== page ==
Girls Lead in Guatemala
September 26, 2014
In Guatemala, your support is helping us run a joint UN program for adolescent girls that promotes their general rights and supports education. Below are a few highlights:
- Eight “friendly spaces” - places that offer health information - were created, serving more than 800 adolescent girls and boys.
- UNFPA and UNICEF organized a conference where teenagers networked with their peers, working on adolescent pregnancy prevention. Also, 56 youth leaders were trained on peer education.
- A two-day training session was held for teachers and education coordinators. Backpacks with school supplies, dictionaries, math materials, and books were distributed during the training in order to encourage the participation of girls and support them with educational resources.
- Through the Guatemalan Parliament of Children and Adolescents, more than 150 adolescents participated in activities related to leadership development.
Risks and challenges
The project’s start was delayed for several reasons, including the bureaucracy within the government. Because of this challenge, it took more time than planned to review and approve materials and strategies. Engaging adolescents’ participation in program activities can also be complicated and difficult to achieve, especially in the case of girls. To overcome this, the program included meetings with parents and lobbying of local authorities, as well as linking learning activities to crafts, cooking, and embroidery. Additionally, in some communities creating adolescent girls groups took longer, because there are no established community networks.
Keyli is a 14-year-old indigenous girl who knows many girls her age that have dropped out of school to work and help provide for their families. She is determined to make a better life for herself. Through this program, Keyli goes to weekly workshops to learn about her rights, allow her to express herself, and provide her with information about issues that affect her. “I’ve learned that I can do whatever I want if I persist. I’ve learned that I have rights and that gives me new opportunities.”
Your support is helping UN agencies and local partners provide programs that serve adolescent girls and strengthen relationships with government agencies, including the Ministries of Health and Education. This is a three-year program that focuses on two areas, Huehuetenango and Totonicapán, in the Western part of Guatemala.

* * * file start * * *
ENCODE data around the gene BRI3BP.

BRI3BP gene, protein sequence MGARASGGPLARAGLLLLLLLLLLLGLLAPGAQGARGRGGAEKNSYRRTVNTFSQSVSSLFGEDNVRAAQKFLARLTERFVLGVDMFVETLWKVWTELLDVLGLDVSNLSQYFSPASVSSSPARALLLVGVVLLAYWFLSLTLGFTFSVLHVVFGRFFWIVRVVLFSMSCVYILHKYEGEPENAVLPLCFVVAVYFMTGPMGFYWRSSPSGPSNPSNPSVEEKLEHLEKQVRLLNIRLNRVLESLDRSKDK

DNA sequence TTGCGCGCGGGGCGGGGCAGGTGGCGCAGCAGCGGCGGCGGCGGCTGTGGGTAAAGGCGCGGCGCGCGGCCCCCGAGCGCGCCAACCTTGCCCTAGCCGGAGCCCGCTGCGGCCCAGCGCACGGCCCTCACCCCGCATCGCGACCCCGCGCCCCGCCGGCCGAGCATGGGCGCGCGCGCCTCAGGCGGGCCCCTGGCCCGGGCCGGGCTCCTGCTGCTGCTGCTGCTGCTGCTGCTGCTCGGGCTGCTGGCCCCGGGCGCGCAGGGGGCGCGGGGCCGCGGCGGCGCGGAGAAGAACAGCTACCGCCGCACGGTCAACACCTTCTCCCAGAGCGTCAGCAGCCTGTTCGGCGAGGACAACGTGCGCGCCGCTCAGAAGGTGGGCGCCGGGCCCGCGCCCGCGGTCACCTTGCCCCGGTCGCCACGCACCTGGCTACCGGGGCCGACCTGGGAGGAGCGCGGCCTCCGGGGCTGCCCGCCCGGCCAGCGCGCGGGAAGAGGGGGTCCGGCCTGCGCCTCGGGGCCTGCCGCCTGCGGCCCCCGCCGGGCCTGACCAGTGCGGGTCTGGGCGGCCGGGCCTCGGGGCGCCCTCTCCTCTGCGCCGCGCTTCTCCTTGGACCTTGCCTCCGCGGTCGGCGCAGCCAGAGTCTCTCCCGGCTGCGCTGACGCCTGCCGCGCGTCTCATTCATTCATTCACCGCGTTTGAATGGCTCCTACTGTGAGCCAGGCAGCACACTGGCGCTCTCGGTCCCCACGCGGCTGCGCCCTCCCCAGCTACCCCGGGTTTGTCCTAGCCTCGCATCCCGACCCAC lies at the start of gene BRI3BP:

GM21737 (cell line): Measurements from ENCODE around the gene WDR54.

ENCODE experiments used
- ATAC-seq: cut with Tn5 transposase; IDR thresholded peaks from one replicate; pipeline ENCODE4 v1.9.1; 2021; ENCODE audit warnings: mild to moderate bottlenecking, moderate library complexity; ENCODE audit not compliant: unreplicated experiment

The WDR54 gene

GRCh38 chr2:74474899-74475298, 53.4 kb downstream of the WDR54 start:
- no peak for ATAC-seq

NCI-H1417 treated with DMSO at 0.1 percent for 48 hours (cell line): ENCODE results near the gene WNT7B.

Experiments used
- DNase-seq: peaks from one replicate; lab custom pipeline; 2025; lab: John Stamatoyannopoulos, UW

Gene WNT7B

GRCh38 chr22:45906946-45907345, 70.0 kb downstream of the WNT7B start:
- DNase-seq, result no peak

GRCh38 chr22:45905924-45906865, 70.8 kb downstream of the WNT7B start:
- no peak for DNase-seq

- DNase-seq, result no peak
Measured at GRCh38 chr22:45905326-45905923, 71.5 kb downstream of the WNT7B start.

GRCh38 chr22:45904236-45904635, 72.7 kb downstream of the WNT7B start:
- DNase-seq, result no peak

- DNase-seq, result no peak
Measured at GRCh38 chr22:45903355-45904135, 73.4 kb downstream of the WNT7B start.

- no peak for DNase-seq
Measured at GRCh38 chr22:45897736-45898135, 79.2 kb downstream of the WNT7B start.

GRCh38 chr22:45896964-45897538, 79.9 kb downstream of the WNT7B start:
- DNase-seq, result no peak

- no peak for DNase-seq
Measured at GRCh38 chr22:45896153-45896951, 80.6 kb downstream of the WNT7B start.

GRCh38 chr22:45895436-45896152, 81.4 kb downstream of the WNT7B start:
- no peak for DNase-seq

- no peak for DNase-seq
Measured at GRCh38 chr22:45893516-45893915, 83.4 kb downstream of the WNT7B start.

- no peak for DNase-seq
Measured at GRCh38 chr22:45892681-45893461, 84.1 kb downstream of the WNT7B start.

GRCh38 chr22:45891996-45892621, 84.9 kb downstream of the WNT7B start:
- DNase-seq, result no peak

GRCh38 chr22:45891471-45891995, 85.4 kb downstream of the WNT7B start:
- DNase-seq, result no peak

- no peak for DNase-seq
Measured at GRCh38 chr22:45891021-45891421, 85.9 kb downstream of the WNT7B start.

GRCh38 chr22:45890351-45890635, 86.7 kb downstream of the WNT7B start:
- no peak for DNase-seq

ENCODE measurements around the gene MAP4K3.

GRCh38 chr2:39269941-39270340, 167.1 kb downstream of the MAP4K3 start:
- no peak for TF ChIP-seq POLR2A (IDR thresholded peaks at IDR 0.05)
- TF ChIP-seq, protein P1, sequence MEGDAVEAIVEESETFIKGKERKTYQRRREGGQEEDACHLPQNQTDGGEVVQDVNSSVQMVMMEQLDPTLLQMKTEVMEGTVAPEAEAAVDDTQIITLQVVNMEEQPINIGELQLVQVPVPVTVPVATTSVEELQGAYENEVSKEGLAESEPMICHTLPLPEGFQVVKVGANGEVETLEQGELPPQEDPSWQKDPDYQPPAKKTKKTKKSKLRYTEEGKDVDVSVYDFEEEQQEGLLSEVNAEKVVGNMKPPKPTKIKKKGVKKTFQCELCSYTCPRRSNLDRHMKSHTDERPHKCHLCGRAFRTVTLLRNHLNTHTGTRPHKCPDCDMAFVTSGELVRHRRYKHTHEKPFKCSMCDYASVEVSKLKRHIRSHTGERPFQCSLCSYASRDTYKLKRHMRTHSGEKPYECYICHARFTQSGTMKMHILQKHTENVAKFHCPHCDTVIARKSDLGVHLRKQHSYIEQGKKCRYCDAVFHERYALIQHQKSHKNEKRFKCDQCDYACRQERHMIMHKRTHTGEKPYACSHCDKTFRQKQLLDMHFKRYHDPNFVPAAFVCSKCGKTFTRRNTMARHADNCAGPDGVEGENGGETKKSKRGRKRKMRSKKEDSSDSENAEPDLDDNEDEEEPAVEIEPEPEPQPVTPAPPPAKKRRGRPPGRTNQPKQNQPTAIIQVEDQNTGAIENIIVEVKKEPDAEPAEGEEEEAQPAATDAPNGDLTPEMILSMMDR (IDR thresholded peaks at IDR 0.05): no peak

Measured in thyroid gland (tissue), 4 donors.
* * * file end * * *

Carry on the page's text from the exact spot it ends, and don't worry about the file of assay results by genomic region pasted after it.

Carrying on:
Support the comprehensive needs of indigenous and marginalized Mayan girls from the Western Highlands of Guatemala.
Why we care: Girl Up believes that all girls, no matter where they are born, should be educated, healthy, safe and counted.
How we’re solving this: Enrolling 25 Guatemalan adolescent girls into the Girl Leader and Girl-to-Girl training programs that strengthen the leadership capacity of rural indigenous girls.
Girl Up’s Girl Leader and Girl-to-Girl trainings programs enable girls to fight the barriers that keep them from exercising their rights to education, health, and safety. These programs are specifically designed for rural populations with limited literacy skills and run by Grupo Maíz, a 28-year old grassroots organization based in El Salvador, which specializes in non-formal empowerment education.
Through Girl Up’s support—girls have the opportunity to become educated, healthy, safe, counted and positioned to be the next generation of leaders.
In Guatemala, a country where poverty and inequality are prevalent, indigenous women and girls are by far the most vulnerable to poverty and violence and the least likely to attend school or access accurate health information. At every age, girls in Guatemala are less likely to be enrolled in school than other groups. Girls may drop out of school to take care of siblings, to marry early, because school is too far or because teachers are unable to offer culturally relevant information in local languages. Often, the failure to complete primary school results from a combination of these factors.
Girl Up’s work in Guatemala addresses the complex challenges affecting indigenous girls’ opportunities for success. The program brings together United Nations agencies and different government and community bodies to establish and defend the rights of indigenous girls. What we do focuses on:
- Building an evidence base: Data on rural, indigenous girls is limited since this population is often hard to access because of geographical and language barriers. The program addresses this cap by calling for studies, which are then used to drive policy decisions supporting the rights of adolescent girls.
- Creating flexible health and education systems: Indigenous girls living in rural areas often don’t have access to health services or school. The Ministry of Health offers healthcare providers special certification in addressing the needs of adolescents and trains young women to become peer educators. The Ministry of Education is also developing a curriculum to help girls who are behind in school.
- Eliminating violence: Violence against women and girls is pervasive in Guatemala, but few government or community agencies are equipped to prevent or respond to crimes against adolescent girls. The program convenes networks of agencies that are legally bound to protect girls and create solutions to address and eliminate violence.
With funding from this project, 25 girls will not only become leaders through the Girl Leader program but also impact the lives of other Guatemalan girls after becoming trainers through the Girl-to-Girl training program.